- The Washington Times - Monday, August 16, 2021

Indiana Attorney General Todd Rokita is investigating the Chinese indoctrination of students on the state’s college campuses and has launched a probe of Valparaiso University’s association with the Beijing-backed Confucius Institutes.

Policymakers nationwide have sounded alarms that the Chinese Communist Party is exerting influence in the U.S. through Confucius Institutes. The institutes are marketed as academic enterprises to export Chinese culture and language to students around the world. But as Washington debates whether to impose greater restrictions on federal funding for schools that keep such institutes, Mr. Rokita moved forward with his investigation into China’s hold on students at Indiana schools.

“The Chinese Communist Party operates in the state of Indiana via Valparaiso University,” Mr. Rokita said in an interview. “Now the other institutions in the state, as we can tell from filings with the federal Department of Education, have gotten rid of their Confucius Institutes. Maybe they call those operations something else now, and maybe they evade public reporting, and maybe we’ll find that out in later chapters.”

Valparaiso University is a private school in northwestern Indiana that had fewer than 3,000 students during the spring semester, according to its website. Valpo, as the school is nicknamed, collected more than $1.1 million from the Chinese government in 2010 and 2019, Mr. Rokita’s office said.

Mr. Rokita sent Valparaiso University a civil investigative demand to determine whether the school had violated either the Higher Education Act of 1965 or Indiana’s Deceptive Consumer Sales Act.



Valparaiso University spokesperson Nicole Niemi said the university has always been transparent and compliant and reported funds it received to operate the Confucius Institute, as required by the U.S. Department of Education.

“Valparaiso University does not and would not support any kind of endeavor that furthers or promotes communist ideology as doing so would conflict with its Christian mission and purpose and its strong support of the First Amendment of the U.S. Constitution that protects the freedom of speech and religion,” Ms. Niemi said in an email. “As a university with a liberal arts foundation, the programming offered through the Confucius Institute is consistent with our mission and is exclusively focused on music learning and performance and Chinese language as it relates to that focus.”

More than 100 Confucius Institutes operated in the U.S. when Sens. Rob Portman, Ohio Republican, and Thomas R. Carper, Delaware Democrat, published a 2019 report examining what they described as a lack of transparency in how the schools managed the institutes. China directly provided more than $158 million to U.S. schools for the Confucius Institutes since 2006, according to the report.

Valpo’s Confucius Institute is one of 38 still operating in the U.S., according to the National Association of Scholars. Eight of the institutes are expected to close, joining 87 others that have shuttered or are in the process of doing so.

The shrinking number of institutes coincided with the Trump administration’s increased scrutiny of them. Last August, the Trump administration designated the Confucius Institute U.S. Center as a foreign mission of the Chinese Communist Party, which required the Washington-based center to share details of its personnel, recruiting, funding and operations with the federal government, according to the State Department.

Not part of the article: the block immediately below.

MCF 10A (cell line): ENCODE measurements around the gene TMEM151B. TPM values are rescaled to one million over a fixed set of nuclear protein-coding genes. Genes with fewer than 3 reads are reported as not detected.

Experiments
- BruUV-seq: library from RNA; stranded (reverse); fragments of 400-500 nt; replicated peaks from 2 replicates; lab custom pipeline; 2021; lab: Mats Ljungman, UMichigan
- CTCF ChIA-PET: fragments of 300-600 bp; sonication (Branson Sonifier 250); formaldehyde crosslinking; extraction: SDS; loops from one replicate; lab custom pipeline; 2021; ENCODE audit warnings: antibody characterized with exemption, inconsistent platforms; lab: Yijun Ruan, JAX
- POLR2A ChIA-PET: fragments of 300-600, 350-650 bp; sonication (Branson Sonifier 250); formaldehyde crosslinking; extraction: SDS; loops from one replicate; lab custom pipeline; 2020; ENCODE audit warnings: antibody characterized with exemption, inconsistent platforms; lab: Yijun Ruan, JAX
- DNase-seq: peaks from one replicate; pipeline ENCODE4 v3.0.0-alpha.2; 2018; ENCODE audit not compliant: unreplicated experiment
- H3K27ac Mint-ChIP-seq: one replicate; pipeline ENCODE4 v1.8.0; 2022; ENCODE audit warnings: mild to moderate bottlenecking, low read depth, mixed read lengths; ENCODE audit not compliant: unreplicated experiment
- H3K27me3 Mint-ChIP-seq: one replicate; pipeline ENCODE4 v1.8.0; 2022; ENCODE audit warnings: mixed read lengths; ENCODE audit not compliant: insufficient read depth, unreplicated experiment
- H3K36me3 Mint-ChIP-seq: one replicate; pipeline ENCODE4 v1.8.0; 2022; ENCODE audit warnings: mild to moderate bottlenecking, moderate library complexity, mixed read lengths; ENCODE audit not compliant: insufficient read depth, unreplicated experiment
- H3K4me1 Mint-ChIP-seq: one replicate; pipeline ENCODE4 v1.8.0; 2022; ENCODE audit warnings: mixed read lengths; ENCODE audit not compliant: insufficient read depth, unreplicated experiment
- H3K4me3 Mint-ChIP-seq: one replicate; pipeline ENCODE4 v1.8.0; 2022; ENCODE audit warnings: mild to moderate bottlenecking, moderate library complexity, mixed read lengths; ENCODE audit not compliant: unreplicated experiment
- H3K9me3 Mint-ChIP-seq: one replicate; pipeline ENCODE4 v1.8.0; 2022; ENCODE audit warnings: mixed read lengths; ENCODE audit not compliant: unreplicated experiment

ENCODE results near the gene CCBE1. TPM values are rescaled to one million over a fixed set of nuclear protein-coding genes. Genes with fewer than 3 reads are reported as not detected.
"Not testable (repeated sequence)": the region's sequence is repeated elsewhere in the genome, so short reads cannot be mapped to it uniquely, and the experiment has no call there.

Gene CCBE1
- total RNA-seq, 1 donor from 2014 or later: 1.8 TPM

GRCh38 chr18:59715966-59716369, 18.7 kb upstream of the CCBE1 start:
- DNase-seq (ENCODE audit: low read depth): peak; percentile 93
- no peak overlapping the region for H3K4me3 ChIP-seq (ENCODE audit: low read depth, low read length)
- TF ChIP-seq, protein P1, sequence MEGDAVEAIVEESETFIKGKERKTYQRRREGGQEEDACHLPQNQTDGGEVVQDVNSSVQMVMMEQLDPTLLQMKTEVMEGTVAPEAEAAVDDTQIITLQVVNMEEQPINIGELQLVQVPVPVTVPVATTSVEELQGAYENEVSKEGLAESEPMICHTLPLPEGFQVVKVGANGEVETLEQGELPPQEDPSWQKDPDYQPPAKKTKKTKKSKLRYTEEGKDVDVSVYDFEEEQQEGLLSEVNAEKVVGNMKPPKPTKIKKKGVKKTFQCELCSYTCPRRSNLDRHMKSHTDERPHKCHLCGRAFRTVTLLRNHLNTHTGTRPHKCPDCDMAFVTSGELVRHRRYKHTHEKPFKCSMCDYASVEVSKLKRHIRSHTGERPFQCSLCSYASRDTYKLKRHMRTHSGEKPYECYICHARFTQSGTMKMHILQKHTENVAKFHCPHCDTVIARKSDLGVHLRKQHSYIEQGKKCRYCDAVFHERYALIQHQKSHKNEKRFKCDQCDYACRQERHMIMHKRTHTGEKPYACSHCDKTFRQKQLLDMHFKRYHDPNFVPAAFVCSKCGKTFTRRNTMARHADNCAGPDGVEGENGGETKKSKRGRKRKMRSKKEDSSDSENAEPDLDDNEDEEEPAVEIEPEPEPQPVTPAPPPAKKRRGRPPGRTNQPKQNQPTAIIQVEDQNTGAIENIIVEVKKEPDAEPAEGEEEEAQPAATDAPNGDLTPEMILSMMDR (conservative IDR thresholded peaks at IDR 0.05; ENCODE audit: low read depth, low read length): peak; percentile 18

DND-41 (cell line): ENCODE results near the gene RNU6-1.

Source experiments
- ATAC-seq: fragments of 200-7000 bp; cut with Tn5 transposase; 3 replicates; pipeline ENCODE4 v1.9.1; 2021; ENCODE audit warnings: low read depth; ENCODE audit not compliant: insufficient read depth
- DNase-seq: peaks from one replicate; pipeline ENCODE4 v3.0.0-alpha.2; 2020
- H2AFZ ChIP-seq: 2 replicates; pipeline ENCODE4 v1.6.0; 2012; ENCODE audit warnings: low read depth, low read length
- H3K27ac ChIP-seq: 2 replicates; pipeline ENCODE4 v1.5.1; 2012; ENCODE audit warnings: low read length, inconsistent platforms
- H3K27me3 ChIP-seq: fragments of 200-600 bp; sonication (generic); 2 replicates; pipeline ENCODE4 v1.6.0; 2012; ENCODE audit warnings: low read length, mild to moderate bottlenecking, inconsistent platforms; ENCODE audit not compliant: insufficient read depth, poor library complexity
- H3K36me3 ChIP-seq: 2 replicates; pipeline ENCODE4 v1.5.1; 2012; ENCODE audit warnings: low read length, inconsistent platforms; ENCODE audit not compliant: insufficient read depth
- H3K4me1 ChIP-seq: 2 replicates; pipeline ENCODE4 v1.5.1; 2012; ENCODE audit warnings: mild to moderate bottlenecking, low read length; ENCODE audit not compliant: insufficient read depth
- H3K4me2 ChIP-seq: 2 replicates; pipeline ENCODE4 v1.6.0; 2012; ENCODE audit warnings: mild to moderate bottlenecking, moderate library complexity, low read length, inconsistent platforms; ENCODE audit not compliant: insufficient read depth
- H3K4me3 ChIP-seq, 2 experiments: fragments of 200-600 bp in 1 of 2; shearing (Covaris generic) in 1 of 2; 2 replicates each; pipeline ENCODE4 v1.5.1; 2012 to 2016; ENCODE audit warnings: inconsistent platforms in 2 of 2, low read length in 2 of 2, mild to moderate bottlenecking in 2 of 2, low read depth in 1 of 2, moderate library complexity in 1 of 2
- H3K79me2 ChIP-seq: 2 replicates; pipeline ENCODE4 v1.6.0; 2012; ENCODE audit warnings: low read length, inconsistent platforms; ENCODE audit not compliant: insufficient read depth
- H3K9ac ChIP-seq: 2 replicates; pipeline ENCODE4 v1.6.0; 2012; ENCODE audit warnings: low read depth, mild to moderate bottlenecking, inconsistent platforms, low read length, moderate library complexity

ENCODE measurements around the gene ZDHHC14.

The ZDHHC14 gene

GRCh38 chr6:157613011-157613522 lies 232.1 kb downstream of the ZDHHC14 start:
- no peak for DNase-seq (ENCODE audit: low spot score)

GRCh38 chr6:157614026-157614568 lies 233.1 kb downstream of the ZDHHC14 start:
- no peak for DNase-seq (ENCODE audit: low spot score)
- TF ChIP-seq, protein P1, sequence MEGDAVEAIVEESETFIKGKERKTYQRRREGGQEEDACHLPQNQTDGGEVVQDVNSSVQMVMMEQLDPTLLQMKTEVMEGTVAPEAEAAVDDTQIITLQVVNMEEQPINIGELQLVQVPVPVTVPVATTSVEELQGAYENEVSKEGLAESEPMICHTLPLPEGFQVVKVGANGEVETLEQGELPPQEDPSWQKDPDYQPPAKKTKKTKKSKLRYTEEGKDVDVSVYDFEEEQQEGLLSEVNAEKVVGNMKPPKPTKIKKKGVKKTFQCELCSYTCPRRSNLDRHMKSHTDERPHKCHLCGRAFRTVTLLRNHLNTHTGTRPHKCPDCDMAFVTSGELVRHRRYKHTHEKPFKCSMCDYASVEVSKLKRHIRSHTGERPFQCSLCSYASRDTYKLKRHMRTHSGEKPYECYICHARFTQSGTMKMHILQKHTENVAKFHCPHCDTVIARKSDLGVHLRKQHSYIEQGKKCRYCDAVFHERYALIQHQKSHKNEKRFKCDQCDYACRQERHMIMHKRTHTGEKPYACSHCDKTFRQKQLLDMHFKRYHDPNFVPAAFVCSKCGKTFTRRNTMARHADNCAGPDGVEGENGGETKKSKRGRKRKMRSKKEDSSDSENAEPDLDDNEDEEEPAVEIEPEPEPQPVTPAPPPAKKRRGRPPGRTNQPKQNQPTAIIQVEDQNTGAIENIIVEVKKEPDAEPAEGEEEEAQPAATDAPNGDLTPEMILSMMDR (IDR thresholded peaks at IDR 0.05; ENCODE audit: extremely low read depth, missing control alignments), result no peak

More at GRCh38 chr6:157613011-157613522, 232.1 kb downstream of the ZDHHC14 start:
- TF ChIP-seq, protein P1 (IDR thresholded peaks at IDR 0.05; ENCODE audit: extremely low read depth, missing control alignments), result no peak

Tracking China’s influence over schools may become more difficult under President Biden. Soon after Mr. Biden took office, the Department of Homeland Security scrapped plans to force schools to disclose agreements with the Confucius Institutes.

In March, the Senate passed the Confucious Act, which would establish stricter requirements for schools that contract with Confucius Institutes. One requirement would prohibit the application of foreign law on a school’s campus. The Senate approved the bill unanimously, but companion legislation introduced in the House in April has gone nowhere.

When Rep. Anthony Gonzalez, Ohio Republican, introduced the companion legislation, he noted that a portion of the bill had become law through other legislation that blocked Department of Defense dollars from going to universities that host Confucius Institutes.

Concerns about the remaining Confucius Institutes persist, however, and are not limited to college campuses. The National Association of Scholars observed five remaining Confucius Institutes in K-12 public school districts, including Chicago Public Schools.

Asked about the effect of the Confucius Institutes on Indiana, Mr. Rokita said it was difficult to measure. He said he wanted his investigation to reveal whether the Confucius Institutes‘ lobbying of Hoosiers was limited to propaganda efforts neutralizing criticism of China or whether the institutes had particular policy goals aimed at changing America.

“If you look at corporate America and how many members of executive teams or corporate America boardroom members went through, when they were going through the college system, may have been exposed to this, you don’t know,” Mr. Rokita said. “But you have corporate America as woke as ever, trying to do business with the Chinese Communist Party in China while they admittedly have human rights abuses and bad ones — slave labor, murder, where they go after other liberty-loving nations like Taiwan. Where are the corporate morals? They existed before.”

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